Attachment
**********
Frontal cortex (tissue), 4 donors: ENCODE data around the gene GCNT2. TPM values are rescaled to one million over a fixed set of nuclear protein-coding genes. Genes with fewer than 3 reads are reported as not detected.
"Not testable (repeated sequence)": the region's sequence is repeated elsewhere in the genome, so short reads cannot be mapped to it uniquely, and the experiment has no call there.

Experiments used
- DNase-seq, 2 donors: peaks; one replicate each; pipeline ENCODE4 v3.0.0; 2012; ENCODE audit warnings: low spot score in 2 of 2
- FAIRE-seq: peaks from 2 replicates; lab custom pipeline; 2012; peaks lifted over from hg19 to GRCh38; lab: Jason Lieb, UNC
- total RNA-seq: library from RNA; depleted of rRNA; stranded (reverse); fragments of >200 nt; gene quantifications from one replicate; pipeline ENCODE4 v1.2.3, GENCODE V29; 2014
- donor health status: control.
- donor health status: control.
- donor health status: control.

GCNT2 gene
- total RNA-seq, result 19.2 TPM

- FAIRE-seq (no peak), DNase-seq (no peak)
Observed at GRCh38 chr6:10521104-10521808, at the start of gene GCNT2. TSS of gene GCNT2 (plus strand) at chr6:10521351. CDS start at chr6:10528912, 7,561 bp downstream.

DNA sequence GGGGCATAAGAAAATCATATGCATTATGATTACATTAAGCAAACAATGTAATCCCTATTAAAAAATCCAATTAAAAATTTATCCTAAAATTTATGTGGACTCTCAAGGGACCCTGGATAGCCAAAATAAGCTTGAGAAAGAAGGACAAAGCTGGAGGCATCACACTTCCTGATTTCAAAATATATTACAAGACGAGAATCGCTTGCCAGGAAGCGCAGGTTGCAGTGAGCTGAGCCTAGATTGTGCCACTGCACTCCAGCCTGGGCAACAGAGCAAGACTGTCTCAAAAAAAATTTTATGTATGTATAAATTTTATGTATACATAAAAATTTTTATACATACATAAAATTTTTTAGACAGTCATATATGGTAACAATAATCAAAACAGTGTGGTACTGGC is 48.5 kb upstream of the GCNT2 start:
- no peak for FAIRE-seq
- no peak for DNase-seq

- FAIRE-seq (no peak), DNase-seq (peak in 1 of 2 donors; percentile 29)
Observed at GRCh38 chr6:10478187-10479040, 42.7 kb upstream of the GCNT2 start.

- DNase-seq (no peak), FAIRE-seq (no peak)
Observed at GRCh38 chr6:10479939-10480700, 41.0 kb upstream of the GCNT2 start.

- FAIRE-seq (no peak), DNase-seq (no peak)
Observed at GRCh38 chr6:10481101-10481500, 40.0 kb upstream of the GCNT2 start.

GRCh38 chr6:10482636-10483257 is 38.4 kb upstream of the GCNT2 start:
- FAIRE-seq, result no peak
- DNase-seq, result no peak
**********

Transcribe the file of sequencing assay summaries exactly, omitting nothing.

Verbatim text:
Frontal cortex (tissue), 4 donors: ENCODE data around the gene GCNT2. TPM values are rescaled to one million over a fixed set of nuclear protein-coding genes. Genes with fewer than 3 reads are reported as not detected.
"Not testable (repeated sequence)": the region's sequence is repeated elsewhere in the genome, so short reads cannot be mapped to it uniquely, and the experiment has no call there.

Experiments used
- DNase-seq, 2 donors: peaks; one replicate each; pipeline ENCODE4 v3.0.0; 2012; ENCODE audit warnings: low spot score in 2 of 2
- FAIRE-seq: peaks from 2 replicates; lab custom pipeline; 2012; peaks lifted over from hg19 to GRCh38; lab: Jason Lieb, UNC
- total RNA-seq: library from RNA; depleted of rRNA; stranded (reverse); fragments of >200 nt; gene quantifications from one replicate; pipeline ENCODE4 v1.2.3, GENCODE V29; 2014
- donor health status: control.
- donor health status: control.
- donor health status: control.

GCNT2 gene
- total RNA-seq, result 19.2 TPM

- FAIRE-seq (no peak), DNase-seq (no peak)
Observed at GRCh38 chr6:10521104-10521808, at the start of gene GCNT2. TSS of gene GCNT2 (plus strand) at chr6:10521351. CDS start at chr6:10528912, 7,561 bp downstream.

DNA sequence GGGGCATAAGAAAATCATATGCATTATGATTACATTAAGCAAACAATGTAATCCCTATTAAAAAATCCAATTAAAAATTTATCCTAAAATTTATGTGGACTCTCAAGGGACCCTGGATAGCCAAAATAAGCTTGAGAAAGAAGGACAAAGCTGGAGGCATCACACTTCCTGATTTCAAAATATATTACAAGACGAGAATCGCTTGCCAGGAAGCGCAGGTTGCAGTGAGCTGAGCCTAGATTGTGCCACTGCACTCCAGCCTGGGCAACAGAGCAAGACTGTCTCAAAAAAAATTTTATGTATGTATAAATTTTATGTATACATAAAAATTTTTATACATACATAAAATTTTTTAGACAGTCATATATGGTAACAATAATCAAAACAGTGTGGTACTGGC is 48.5 kb upstream of the GCNT2 start:
- no peak for FAIRE-seq
- no peak for DNase-seq

- FAIRE-seq (no peak), DNase-seq (peak in 1 of 2 donors; percentile 29)
Observed at GRCh38 chr6:10478187-10479040, 42.7 kb upstream of the GCNT2 start.

- DNase-seq (no peak), FAIRE-seq (no peak)
Observed at GRCh38 chr6:10479939-10480700, 41.0 kb upstream of the GCNT2 start.

- FAIRE-seq (no peak), DNase-seq (no peak)
Observed at GRCh38 chr6:10481101-10481500, 40.0 kb upstream of the GCNT2 start.

GRCh38 chr6:10482636-10483257 is 38.4 kb upstream of the GCNT2 start:
- FAIRE-seq, result no peak
- DNase-seq, result no peak